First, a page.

7/11/2017 3:11:00 PM/Categories: Popular Posts, Livestock, Livestock Markets, Cattle, National News, International
Exports accounted for 13 percent of total U.S. beef production in May and 10 percent for muscle cuts only – each down one percentage point from a year ago. Through May, these ratios were steady with last year’s pace – 12.8 percent for total production and 10 percent for muscle cuts. Export value per head of fed slaughter averaged $265.55 in May, matching the average from a year ago. Through May, per-head export value averaged $270.27, up 8 percent. Beef export prices are also increasing, especially in key Asian markets, with double-digit increases in Japan and Korea in May illustrating the strong demand for U.S. beef.
May was a particularly strong month for variety meat exports, with pork variety meat volume climbing 16 percent to 47,766 mt (a record high for May), and value up 33 percent to $102.7 million. Beef variety meat exports reached 2017 highs in both volume (30,173 mt, up 12 percent) and value ($77.7 million, up 10 percent).
“2017 is shaping up as a very solid year for U.S. pork and beef exports, but we remain in an extremely competitive situation in each of our key markets,” said Philip Seng, USMEF president and CEO. “That’s why it is so important to capitalize on every opportunity to increase carcass value, and this is where variety meat plays an important role. USMEF has been working with our industry partners to expand the range of variety meat product offerings and diversify their destinations, and those efforts are paying important dividends for producers.”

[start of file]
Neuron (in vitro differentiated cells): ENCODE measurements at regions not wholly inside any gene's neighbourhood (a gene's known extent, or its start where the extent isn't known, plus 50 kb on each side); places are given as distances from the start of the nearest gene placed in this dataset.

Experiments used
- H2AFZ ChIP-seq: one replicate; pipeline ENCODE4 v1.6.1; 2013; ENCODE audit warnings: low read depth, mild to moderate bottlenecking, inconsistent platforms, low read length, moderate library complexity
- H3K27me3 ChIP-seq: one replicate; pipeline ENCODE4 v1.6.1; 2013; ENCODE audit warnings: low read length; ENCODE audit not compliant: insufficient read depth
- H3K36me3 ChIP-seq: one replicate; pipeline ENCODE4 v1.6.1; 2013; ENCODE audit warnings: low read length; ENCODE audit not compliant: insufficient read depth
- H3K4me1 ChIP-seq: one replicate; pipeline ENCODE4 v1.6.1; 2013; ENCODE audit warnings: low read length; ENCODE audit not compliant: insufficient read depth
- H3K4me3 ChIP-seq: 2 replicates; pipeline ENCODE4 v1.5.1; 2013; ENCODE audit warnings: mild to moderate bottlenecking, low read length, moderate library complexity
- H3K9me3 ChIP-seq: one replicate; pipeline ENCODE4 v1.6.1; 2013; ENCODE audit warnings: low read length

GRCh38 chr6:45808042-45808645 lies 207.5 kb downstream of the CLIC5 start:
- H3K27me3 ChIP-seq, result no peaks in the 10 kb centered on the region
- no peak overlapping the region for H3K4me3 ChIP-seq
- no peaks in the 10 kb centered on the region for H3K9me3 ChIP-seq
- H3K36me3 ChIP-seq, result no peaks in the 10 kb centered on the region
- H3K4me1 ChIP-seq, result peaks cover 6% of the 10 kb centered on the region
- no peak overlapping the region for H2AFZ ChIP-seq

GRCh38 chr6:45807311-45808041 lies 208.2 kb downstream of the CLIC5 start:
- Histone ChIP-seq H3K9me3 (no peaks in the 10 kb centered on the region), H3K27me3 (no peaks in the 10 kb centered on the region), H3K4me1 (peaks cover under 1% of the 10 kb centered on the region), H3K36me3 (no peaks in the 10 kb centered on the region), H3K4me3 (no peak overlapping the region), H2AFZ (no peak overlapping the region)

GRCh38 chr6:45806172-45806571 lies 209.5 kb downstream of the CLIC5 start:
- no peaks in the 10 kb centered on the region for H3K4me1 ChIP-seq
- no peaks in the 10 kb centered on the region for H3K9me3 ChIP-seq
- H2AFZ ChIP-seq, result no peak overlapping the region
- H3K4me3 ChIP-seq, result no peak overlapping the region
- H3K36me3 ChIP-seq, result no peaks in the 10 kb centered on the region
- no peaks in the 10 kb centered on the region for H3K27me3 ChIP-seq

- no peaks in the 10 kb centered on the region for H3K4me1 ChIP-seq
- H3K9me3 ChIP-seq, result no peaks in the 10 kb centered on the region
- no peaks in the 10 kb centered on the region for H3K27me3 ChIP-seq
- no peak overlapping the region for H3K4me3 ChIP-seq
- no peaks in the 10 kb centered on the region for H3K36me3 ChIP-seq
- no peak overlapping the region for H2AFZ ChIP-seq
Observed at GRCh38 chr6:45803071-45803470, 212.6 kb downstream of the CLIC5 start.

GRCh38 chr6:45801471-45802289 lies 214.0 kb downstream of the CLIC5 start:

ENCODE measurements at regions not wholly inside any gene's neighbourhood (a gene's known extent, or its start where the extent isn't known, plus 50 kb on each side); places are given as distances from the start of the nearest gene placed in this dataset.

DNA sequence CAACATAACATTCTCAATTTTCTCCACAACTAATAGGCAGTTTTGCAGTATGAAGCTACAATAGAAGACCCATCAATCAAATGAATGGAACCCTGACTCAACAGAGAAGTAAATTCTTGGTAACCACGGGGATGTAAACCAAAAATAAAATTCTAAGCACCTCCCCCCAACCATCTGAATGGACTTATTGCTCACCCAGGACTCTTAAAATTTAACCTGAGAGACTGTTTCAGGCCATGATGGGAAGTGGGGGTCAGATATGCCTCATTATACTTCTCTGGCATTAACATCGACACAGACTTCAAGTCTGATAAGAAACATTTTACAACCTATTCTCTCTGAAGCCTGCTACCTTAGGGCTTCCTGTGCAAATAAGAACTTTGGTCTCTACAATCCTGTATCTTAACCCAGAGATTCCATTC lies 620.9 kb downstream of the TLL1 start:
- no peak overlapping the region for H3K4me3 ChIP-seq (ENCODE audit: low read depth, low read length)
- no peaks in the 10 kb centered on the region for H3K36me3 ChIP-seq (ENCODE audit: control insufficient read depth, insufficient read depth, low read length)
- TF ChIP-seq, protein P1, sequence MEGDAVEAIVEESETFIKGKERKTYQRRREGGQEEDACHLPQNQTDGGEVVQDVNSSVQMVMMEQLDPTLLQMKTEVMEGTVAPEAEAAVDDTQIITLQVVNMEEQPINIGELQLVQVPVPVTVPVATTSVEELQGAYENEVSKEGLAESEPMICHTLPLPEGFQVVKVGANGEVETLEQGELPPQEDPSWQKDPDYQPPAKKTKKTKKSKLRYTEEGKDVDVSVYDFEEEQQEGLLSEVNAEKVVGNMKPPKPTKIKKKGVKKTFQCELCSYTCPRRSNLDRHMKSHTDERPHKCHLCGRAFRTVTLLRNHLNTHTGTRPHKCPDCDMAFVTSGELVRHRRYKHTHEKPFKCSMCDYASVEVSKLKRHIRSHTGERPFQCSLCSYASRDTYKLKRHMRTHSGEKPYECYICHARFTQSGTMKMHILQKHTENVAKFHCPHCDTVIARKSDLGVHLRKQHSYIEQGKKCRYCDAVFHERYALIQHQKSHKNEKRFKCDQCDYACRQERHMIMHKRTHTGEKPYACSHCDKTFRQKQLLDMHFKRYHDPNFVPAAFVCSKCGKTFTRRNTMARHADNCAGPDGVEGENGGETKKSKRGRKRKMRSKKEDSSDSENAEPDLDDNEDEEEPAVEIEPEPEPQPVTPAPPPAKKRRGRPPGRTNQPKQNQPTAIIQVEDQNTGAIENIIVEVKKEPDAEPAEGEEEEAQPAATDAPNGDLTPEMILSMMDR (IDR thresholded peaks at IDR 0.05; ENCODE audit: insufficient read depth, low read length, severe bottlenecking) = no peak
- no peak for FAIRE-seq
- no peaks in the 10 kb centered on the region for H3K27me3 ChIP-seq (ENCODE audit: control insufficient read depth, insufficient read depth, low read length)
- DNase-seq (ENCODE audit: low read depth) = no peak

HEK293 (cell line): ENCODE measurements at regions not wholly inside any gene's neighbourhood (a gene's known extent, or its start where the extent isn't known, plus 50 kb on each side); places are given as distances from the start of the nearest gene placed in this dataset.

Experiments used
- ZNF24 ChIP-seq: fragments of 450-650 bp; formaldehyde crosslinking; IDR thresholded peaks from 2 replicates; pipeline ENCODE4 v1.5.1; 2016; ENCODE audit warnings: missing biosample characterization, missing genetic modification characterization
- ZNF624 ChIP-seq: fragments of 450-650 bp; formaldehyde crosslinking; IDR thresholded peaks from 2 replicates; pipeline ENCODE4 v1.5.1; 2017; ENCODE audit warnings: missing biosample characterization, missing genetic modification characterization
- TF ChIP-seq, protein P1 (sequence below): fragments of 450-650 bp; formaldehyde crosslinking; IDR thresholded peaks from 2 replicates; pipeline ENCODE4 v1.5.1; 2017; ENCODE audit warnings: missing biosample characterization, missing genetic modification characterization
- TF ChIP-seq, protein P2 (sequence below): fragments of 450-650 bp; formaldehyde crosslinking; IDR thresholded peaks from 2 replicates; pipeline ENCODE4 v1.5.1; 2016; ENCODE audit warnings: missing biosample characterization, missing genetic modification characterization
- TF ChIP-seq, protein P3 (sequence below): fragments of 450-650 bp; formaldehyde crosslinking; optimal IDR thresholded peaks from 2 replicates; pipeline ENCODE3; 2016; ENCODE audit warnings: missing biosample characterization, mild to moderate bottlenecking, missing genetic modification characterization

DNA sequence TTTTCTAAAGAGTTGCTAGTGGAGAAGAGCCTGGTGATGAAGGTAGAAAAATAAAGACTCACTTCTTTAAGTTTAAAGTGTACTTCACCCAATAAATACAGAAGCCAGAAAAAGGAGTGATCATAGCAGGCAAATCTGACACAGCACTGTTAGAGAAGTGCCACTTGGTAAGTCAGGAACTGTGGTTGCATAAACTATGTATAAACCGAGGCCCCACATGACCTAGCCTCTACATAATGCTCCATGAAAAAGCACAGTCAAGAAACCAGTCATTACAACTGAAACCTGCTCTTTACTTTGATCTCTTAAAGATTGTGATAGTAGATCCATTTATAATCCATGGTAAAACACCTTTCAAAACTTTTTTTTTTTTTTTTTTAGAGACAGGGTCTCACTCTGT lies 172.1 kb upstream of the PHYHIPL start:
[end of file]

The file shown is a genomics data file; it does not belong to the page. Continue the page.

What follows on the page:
Pork exports reached more than 222,000 metric tons. That’s an 11 percent year-over-year increase and the fourth largest monthly volume on record. Pork exports were valued at more than $583 million, up 16 percent. From January through May, exports were 14 percent higher than last year and 18 percent higher in value. Even with higher pork production, exports accounted for a larger share in 2017. May pork exports accounted for 29.4 percent of total production.
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As Commander of Apollo 8, NASA astronaut Frank Borman along with fellow astronauts Jim Lovell and Bill Anders become the first humans to orbit the moon. Now 49 years later, Frank has traded in his astronaut suit for cowboy boots as a Montana rancher.